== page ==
UK butcher shortage fuels fears for Christmas food

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Ministers also announced temporary visas for poultry workers, as concerns grow that turkey, like pork products, will be short supply at Christmas.
Ministers also announced temporary visas for poultry workers, as concerns grow that turkey, like pork products, will be short supply at Christmas.
Maren Caruso/Getty Images

Visa restrictions could be eased for hundreds of foreign butchers, British media reported on Friday, after industry warnings that a shortage could hit Christmas food supplies.

The Times quoted the British Meat Processors Association as saying the sector is short of 15 000 workers, and that up to 1 000 butchers could now be allowed in to the country.

Britain tightened its immigration rules after the country's full departure from the European Union in January, which ended free movement of people and workers across the bloc.

The government last weekend announced a temporary visa waiver for 5 000 foreign lorry drivers to try to improve worsening supply chain issues due to a lack of truckers.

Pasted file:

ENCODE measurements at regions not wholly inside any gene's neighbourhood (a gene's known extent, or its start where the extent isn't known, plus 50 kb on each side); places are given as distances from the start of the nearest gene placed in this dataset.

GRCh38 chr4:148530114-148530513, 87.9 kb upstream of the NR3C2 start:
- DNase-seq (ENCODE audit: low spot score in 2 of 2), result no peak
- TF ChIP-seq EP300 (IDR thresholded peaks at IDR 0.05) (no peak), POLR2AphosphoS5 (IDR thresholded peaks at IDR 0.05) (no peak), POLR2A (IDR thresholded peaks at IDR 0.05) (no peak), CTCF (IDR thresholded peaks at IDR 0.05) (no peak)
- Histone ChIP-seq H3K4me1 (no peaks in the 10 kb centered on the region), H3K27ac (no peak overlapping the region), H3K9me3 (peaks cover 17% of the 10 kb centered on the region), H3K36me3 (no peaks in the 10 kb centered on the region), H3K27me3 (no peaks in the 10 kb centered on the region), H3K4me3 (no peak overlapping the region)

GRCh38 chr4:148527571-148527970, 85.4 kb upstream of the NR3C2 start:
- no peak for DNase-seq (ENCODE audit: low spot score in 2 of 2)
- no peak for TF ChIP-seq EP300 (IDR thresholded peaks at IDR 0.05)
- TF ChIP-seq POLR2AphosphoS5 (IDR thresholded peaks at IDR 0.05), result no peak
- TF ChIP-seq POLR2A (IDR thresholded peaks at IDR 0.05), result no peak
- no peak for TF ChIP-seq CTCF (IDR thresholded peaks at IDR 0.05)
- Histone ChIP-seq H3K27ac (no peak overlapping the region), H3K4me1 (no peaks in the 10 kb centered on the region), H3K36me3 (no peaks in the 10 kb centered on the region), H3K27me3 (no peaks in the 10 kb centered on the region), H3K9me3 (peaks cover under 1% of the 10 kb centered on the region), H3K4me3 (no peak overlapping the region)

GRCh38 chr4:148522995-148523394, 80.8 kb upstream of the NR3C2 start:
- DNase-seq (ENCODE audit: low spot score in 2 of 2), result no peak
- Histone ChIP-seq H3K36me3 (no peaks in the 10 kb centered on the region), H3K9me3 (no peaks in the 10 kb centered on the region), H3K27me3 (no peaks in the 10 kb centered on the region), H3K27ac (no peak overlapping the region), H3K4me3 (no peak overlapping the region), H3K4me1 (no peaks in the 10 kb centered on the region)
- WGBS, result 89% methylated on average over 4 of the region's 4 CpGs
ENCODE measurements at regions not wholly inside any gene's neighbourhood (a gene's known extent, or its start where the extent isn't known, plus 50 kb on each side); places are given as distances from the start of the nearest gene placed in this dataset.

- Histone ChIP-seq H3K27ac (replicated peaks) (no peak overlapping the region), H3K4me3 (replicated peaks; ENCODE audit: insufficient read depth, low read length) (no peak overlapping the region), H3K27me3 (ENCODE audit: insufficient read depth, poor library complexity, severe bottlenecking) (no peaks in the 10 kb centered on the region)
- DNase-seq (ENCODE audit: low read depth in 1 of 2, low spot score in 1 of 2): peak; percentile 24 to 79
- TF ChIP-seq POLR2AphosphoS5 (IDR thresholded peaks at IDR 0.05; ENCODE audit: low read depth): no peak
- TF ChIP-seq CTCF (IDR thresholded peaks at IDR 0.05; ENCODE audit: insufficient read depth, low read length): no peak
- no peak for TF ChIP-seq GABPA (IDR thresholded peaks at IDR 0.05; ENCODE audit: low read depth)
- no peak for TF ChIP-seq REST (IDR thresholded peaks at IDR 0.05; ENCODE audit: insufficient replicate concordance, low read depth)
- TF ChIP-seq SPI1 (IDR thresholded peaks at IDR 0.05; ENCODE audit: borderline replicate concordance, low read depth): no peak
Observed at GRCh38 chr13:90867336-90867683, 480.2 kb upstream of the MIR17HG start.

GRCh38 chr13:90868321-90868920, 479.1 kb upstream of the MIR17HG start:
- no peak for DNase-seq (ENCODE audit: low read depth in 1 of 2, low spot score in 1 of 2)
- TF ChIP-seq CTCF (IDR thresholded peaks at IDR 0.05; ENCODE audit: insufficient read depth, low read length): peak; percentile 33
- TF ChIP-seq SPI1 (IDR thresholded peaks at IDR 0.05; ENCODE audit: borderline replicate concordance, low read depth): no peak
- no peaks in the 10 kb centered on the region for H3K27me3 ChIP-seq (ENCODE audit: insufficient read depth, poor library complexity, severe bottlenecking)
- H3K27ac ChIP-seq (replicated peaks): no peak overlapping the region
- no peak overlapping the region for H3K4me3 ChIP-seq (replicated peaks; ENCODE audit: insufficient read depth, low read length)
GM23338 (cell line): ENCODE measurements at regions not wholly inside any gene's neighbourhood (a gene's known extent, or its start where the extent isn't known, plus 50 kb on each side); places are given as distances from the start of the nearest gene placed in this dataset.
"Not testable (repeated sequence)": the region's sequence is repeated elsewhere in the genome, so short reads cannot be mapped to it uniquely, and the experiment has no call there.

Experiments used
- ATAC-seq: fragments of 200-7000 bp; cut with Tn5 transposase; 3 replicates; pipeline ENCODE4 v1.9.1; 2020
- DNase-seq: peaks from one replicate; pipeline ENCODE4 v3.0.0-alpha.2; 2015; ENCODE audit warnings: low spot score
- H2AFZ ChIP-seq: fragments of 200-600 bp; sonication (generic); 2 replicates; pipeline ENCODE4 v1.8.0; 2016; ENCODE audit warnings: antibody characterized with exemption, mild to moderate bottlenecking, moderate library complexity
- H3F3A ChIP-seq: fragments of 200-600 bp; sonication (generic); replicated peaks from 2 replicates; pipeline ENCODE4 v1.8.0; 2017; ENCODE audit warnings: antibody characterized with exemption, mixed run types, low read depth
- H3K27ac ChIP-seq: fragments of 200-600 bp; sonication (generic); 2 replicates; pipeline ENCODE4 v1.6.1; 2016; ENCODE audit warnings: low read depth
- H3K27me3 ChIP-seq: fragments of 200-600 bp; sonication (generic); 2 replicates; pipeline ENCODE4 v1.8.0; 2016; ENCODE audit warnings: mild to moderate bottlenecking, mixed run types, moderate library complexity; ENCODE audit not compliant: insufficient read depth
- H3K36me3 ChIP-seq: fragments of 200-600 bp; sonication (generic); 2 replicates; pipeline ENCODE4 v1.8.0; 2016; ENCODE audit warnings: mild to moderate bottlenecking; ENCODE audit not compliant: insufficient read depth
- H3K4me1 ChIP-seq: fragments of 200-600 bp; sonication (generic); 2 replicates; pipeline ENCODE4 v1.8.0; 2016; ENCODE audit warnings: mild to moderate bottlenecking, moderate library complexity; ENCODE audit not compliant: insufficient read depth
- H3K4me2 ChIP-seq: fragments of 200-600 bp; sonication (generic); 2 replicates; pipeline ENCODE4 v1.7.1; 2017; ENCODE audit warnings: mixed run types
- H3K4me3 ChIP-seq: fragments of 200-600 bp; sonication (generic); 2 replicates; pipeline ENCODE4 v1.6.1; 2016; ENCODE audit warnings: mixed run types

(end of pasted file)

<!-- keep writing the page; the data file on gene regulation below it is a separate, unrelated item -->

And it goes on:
Many foreign lorry and tanker drivers left after Brexit and during the coronavirus pandemic, hitting supermarket deliveries and also fuel supplies, leading to panic-buying.

Ministers also announced temporary visas for poultry workers, as concerns grow that turkey, like pork products, will be short supply at Christmas.

Retail and hospitality, which are also experiencing high seasonal staff vacancies, also want foreign workers to be allowed back.

The president of the National Farmers' Union Minette Batters called on the government to act to avert an "animal welfare crisis" in the pig industry.

She said 150 000 pigs could be culled in a week unless the government issues visas to foreign butchers.

"We have a got a real crisis situation building in the pig sector," Batters told the BBC.

"Pigs are not coming through onto the marketplace as they are being held back on farm. This will be an animal welfare crisis if it is not resolved," she added.

Rob Mutimer, chairman of the National Pig Association, said Britain was heading into an "acute welfare disaster very quickly", and a "mass cull of animals".

"These animals won't go into the food chain. They will either be rendered or if not, sent for incineration. So, it's an absolute travesty," he said.

A spokesman for the Department For Environment, Food and Rural Affairs said the government was "working closely with the pig and processing sectors".

"We are keeping the market under close review and continuing to work closely with the sector to explore options to address the pressures industry is currently facing," he added.

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